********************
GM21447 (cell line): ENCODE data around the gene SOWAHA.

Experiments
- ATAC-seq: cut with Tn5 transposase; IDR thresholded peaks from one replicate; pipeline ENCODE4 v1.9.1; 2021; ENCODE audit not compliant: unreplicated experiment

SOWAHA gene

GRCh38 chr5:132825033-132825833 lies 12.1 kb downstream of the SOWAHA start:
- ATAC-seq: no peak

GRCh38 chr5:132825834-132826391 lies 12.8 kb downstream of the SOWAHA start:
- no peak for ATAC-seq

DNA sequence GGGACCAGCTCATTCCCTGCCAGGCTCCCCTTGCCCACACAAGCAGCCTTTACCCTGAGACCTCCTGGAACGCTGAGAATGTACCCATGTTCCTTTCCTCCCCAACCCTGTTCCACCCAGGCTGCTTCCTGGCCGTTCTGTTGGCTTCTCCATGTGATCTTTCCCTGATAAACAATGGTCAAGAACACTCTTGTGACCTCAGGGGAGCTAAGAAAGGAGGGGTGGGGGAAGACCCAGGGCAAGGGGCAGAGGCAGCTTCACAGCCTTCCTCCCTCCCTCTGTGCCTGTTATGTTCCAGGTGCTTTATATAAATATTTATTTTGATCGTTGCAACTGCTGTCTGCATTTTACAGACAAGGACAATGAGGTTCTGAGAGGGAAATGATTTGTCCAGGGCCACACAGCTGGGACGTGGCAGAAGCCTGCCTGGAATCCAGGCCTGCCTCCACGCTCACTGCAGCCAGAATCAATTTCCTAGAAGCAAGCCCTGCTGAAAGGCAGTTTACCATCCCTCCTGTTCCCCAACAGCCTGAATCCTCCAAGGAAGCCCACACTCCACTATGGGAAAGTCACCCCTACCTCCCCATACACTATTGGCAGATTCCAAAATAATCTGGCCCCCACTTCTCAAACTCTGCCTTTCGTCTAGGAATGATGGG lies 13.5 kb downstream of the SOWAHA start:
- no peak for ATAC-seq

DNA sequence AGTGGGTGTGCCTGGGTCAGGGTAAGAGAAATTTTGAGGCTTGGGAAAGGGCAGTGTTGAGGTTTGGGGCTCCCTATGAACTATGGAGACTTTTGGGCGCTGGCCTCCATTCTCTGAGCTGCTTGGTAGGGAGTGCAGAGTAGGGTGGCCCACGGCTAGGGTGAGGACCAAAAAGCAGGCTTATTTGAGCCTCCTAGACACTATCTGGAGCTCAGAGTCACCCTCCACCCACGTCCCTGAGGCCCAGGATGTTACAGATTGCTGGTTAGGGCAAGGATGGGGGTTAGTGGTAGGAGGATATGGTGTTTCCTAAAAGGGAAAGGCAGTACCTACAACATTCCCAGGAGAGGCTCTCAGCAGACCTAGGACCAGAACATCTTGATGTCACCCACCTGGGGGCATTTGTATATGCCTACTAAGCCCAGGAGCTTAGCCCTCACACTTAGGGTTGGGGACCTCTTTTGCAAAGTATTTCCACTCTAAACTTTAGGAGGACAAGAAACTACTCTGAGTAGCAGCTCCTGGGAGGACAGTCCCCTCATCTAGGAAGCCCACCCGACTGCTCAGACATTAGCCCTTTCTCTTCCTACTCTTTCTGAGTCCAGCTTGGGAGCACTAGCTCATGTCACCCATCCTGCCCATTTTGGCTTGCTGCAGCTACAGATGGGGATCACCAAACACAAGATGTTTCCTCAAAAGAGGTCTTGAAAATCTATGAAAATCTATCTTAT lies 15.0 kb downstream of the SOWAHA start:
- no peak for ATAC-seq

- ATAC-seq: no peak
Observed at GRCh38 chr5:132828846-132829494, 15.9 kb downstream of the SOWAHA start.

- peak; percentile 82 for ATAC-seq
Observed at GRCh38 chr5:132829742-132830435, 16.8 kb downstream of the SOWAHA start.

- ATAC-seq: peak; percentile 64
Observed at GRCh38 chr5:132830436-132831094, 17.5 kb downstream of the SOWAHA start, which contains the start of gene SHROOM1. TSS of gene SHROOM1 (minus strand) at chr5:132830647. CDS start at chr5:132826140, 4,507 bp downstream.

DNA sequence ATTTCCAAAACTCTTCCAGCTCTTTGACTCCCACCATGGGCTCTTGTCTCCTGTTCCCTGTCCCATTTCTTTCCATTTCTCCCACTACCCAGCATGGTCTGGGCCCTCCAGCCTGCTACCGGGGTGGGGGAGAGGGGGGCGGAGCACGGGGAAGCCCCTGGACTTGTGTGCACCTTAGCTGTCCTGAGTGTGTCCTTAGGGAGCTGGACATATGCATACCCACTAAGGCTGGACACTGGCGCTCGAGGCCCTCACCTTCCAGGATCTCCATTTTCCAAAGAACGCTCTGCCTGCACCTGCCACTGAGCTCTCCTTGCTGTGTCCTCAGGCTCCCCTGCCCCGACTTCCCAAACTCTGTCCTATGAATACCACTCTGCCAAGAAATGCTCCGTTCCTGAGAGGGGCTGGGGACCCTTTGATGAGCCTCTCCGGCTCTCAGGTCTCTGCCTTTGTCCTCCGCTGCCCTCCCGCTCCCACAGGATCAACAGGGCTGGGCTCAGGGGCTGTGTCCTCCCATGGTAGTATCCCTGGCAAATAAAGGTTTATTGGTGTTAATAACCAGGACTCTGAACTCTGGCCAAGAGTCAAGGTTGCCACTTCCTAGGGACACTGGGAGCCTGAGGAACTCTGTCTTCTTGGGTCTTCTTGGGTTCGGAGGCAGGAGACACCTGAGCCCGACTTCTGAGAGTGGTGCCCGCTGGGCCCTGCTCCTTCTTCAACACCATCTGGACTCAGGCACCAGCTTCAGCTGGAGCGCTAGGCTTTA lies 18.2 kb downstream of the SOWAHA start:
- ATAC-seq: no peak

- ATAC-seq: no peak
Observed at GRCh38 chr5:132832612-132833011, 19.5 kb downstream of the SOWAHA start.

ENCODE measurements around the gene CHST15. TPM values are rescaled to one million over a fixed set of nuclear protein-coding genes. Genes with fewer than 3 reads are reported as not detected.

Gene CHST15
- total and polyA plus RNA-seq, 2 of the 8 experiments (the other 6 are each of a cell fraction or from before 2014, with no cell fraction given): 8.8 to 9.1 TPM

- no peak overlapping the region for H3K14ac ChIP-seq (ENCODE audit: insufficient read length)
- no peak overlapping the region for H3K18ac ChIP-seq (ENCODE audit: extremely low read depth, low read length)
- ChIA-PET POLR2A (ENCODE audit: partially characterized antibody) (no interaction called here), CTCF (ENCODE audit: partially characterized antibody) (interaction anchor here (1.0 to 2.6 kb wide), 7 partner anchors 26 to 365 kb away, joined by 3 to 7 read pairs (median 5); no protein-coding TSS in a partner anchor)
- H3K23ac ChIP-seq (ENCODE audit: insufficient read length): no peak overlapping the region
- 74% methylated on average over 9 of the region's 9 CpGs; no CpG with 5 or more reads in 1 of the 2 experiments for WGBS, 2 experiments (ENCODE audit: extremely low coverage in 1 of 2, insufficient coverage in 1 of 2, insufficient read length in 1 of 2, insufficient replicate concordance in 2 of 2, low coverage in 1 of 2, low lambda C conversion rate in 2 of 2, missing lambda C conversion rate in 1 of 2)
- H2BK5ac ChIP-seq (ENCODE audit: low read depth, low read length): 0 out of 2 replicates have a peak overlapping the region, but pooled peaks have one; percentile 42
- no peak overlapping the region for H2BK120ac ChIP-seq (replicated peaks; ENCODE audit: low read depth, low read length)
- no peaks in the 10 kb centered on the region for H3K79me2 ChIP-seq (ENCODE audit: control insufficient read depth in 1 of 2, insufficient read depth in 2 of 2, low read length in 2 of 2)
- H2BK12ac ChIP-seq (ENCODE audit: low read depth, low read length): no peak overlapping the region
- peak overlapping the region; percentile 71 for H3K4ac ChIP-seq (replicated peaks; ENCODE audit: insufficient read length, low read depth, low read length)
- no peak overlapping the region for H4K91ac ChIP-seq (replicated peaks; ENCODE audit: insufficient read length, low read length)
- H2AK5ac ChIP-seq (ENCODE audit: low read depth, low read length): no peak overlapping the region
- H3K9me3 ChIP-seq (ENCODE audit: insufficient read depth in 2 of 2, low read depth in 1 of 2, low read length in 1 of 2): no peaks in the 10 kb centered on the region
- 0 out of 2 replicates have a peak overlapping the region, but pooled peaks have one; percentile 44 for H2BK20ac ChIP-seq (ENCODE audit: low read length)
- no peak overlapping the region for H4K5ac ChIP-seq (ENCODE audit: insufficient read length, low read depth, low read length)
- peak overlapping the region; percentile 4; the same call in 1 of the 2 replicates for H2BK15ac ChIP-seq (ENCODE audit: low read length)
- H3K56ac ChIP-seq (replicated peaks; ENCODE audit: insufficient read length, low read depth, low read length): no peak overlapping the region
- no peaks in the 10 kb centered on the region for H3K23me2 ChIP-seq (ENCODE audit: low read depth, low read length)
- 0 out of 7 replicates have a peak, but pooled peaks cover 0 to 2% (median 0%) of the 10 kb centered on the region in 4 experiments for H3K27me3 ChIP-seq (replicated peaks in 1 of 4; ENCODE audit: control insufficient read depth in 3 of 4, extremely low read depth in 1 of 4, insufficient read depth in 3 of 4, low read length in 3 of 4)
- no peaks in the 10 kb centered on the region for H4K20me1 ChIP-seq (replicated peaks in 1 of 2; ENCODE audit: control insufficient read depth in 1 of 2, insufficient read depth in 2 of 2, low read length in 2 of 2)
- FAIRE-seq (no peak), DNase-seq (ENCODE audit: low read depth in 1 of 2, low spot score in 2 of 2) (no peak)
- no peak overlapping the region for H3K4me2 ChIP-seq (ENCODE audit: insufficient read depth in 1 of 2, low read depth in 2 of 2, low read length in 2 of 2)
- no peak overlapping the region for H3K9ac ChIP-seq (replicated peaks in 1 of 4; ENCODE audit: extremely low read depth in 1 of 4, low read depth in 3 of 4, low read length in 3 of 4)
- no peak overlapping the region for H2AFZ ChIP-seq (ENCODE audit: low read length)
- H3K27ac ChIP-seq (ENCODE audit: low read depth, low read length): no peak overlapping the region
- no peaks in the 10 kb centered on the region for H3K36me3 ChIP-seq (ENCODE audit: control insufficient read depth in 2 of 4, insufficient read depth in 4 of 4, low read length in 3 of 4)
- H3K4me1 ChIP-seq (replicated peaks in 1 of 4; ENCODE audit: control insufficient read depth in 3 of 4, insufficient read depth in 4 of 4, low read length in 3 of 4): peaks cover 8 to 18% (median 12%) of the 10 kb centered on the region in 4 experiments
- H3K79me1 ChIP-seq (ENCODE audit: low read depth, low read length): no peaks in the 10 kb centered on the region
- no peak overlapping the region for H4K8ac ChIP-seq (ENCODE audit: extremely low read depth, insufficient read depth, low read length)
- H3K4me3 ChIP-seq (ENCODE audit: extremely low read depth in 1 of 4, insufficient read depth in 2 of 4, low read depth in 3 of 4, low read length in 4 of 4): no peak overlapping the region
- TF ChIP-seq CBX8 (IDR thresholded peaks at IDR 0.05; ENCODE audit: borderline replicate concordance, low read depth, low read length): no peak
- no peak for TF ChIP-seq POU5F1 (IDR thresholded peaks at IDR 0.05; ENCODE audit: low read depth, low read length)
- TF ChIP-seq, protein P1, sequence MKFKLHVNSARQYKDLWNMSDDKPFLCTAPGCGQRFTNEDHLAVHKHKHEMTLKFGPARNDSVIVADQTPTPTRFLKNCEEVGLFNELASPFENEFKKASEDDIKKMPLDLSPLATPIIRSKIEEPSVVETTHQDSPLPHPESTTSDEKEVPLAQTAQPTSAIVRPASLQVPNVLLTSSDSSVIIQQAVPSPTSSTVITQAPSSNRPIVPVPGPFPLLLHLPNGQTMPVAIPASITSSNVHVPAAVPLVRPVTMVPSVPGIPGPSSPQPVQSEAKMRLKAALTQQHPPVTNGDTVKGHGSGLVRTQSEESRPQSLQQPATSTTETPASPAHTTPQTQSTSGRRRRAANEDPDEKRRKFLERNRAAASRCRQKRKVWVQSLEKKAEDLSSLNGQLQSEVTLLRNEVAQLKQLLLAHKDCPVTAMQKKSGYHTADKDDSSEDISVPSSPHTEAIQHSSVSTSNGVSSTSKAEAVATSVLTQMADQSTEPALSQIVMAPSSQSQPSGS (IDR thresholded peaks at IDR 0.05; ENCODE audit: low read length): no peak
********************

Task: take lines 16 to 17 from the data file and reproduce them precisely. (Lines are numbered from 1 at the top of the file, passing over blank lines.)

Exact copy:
Observed at GRCh38 chr5:132829742-132830435, 16.8 kb downstream of the SOWAHA start.

- ATAC-seq: peak; percentile 64